“Patient Experience, Service Access and Outcomes in Adult Hearing Aid Services for Deaf Adults who use British Sign Language”
Celia Hulme
  • Funded by NIHR Manchester Biomedical Research Centre.
  • Supervised by Professor Alys Young, Professor Kevin Munro and Dr Katherine Rogers.

This project is about British Sign Language users who wear hearing aids and use adult hearing aid services. Anecdotally, there appears to be an increase in the use of hearing aid services and little evidence exists of BSL users’ experiences. This project will collect evidence to identify what makes an effective adult hearing aid service from a BSL user perspective. The results may impact guidelines that will improve service quality, patient satisfaction, impact policies and audiology training.

“An ethnographic study on translanguaging practices and subjectivities of d/Deaf students in a further education college in North England”
Cristián Iturriaga
  • Funded by ANID, Chile’s National Agency for Research and Development.
  • Supervised by Professor Erica Burman, Professor Alys Young and Dr Susie Miles.

This research project studies the translanguaging practices of deaf college students; that is, how they mix different semiotic resources for communication. This includes – but is not limited to – written language, spoken language, signs, fingerspelling, gestures or facial expression. The project also explores the subjective perspective of deaf students on their past language learning trajectories and present experiences as they move across languages and modalities to communicate with different people.

“Deaf parents and safeguarding: cultural linguistic perspectives on parenting assessment process”
Rosemary Oram.
  • Funded by the Economic Social Research Council, ESRC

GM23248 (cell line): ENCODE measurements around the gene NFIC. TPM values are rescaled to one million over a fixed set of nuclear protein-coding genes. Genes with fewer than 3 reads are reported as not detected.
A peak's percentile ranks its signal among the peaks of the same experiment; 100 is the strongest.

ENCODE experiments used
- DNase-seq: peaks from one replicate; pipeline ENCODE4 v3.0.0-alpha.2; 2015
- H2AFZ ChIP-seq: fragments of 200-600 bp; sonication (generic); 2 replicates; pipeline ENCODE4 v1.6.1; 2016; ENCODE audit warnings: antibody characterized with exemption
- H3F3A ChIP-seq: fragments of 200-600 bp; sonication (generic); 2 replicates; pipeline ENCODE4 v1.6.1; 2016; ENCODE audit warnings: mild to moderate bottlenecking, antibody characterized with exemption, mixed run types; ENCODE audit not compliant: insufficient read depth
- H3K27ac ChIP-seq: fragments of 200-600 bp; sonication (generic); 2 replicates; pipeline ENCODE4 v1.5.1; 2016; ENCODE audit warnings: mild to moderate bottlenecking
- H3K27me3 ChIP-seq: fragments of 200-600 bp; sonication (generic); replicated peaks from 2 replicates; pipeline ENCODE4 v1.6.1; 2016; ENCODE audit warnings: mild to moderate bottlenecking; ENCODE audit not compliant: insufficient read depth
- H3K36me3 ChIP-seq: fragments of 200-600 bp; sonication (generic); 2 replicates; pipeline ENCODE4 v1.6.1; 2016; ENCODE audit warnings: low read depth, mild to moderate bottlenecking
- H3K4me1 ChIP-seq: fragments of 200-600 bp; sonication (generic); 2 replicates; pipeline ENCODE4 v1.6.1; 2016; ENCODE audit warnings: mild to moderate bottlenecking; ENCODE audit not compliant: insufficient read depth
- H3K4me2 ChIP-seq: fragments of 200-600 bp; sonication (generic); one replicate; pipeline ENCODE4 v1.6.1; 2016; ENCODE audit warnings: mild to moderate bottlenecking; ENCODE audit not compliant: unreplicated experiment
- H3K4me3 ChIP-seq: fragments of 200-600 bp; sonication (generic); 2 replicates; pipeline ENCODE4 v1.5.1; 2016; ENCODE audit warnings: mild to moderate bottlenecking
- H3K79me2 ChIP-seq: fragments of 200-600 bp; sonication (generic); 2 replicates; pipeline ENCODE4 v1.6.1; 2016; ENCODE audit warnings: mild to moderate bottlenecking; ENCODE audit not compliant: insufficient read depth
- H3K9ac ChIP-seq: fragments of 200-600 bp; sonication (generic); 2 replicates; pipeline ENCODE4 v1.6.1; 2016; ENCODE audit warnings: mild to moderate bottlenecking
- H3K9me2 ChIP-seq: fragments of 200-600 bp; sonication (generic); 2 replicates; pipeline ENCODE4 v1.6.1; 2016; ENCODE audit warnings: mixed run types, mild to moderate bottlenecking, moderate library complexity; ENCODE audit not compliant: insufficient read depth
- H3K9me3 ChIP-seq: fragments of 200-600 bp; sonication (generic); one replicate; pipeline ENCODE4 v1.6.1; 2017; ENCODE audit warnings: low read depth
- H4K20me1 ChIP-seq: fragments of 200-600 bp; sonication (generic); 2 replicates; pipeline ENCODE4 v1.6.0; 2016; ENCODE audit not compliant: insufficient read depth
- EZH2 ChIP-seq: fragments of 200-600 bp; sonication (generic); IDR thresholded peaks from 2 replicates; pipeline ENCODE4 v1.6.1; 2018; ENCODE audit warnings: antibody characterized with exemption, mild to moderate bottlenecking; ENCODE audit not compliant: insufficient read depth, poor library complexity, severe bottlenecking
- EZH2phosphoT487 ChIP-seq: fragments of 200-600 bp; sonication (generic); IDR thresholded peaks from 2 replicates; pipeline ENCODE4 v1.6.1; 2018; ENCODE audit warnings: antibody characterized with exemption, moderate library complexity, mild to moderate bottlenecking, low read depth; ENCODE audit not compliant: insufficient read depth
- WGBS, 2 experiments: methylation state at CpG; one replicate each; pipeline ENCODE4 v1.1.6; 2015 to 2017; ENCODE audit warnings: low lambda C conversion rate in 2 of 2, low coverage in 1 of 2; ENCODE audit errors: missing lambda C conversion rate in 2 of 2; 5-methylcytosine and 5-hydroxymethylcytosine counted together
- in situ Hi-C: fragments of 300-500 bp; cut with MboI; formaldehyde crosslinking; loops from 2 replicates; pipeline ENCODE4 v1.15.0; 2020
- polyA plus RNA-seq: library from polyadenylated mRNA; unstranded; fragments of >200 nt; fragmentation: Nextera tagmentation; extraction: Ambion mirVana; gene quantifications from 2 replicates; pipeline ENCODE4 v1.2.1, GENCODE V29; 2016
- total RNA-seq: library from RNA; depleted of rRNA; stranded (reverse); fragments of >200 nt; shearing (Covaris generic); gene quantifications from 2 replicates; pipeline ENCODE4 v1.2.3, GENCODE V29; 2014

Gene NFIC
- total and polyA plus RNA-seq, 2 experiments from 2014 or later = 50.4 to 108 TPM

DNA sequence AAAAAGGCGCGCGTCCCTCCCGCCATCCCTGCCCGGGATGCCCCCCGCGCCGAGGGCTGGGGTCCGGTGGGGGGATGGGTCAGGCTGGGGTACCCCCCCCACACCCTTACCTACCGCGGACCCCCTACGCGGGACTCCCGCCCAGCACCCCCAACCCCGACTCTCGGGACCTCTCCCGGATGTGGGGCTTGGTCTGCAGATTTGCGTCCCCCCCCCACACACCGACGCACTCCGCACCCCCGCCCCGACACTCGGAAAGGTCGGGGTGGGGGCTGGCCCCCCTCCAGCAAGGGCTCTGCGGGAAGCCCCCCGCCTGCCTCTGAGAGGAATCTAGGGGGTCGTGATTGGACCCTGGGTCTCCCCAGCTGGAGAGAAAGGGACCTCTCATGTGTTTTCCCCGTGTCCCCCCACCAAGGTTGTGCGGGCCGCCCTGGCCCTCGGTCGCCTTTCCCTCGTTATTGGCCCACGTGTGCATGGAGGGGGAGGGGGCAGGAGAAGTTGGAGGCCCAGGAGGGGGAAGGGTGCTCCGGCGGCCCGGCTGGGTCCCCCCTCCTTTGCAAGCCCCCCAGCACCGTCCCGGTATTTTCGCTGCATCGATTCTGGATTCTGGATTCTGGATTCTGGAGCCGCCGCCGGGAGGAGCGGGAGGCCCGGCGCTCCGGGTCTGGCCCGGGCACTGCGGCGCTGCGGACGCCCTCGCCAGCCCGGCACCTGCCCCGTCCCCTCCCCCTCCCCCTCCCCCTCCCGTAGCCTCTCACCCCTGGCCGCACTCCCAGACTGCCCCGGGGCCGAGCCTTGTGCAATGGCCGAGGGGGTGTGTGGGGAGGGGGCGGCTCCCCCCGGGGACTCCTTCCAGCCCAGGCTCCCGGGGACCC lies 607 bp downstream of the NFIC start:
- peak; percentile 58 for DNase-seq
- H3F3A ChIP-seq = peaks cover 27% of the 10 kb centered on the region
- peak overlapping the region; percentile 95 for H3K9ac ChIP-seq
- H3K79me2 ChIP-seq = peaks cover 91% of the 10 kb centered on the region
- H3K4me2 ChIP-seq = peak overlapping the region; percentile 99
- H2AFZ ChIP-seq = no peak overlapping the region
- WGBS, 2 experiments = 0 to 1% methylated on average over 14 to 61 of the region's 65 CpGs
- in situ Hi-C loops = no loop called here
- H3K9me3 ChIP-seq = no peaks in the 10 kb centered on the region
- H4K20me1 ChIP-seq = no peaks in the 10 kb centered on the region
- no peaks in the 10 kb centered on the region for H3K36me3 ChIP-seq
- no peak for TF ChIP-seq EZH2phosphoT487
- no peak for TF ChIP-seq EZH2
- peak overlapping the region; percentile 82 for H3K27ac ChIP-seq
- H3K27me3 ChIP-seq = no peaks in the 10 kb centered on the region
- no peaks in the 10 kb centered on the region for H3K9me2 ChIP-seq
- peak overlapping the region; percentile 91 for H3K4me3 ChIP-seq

Funded by the Economic Social Research Council, this case studentship award under SORD involves the exploration of parenting assessments in relation to safeguarding in instances when one or more parent is a Deaf BSL (British Sign Language) user. It is an important recognition of the significance of cultural competence in assessments involving Deaf parents who are more readily regarded as disabled than as minority language users from a recognised cultural community. The research is in partnership with Manchester City Council.

“We don’t know what we don’t know. What should ‘good’ outcomes for families with deaf children & young people look like?”
Jane Russell
  • Funded by ESRC with Blackpool Council Special Educational Needs Department as CASE partner.

This project is developed in part time modality and funded through ESRC with Blackpool Council Special Educational Needs Department as CASE partner. This research uses an autoethnographic methodology to explore how parents understand outcomes. Outcomes is not a term used by parents; the word is introduced to them by professionals because their child is deaf. Knowledges gained through the author’s own autoethnographic writing are used, from narratives authored by other parents and outcomes/deaf child/parentliteratureto inform the own author’s research.

Hearing mothers with deaf children aged 11-23 were interviewed. They were asked to look back and consider how they thought about their deaf child’s future and then how they think about their child’s future in the present.

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